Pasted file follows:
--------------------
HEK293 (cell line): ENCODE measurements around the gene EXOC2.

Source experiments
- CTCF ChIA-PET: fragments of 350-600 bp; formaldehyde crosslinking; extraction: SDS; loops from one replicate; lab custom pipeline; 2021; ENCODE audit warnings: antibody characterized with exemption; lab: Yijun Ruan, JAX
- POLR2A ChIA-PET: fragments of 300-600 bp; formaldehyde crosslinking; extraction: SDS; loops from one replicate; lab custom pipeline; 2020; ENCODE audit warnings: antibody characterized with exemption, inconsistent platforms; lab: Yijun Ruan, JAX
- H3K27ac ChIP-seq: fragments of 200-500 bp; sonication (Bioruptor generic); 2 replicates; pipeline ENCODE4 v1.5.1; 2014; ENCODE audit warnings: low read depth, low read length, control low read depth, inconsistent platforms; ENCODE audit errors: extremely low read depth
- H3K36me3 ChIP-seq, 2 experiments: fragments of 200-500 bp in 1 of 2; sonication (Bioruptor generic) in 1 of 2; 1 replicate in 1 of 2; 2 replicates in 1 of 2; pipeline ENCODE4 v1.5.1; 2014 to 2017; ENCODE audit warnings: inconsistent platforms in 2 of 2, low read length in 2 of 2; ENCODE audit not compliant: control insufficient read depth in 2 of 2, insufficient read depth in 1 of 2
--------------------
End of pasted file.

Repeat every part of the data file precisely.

HEK293 (cell line): ENCODE measurements around the gene EXOC2.

Source experiments
- CTCF ChIA-PET: fragments of 350-600 bp; formaldehyde crosslinking; extraction: SDS; loops from one replicate; lab custom pipeline; 2021; ENCODE audit warnings: antibody characterized with exemption; lab: Yijun Ruan, JAX
- POLR2A ChIA-PET: fragments of 300-600 bp; formaldehyde crosslinking; extraction: SDS; loops from one replicate; lab custom pipeline; 2020; ENCODE audit warnings: antibody characterized with exemption, inconsistent platforms; lab: Yijun Ruan, JAX
- H3K27ac ChIP-seq: fragments of 200-500 bp; sonication (Bioruptor generic); 2 replicates; pipeline ENCODE4 v1.5.1; 2014; ENCODE audit warnings: low read depth, low read length, control low read depth, inconsistent platforms; ENCODE audit errors: extremely low read depth
- H3K36me3 ChIP-seq, 2 experiments: fragments of 200-500 bp in 1 of 2; sonication (Bioruptor generic) in 1 of 2; 1 replicate in 1 of 2; 2 replicates in 1 of 2; pipeline ENCODE4 v1.5.1; 2014 to 2017; ENCODE audit warnings: inconsistent platforms in 2 of 2, low read length in 2 of 2; ENCODE audit not compliant: control insufficient read depth in 2 of 2, insufficient read depth in 1 of 2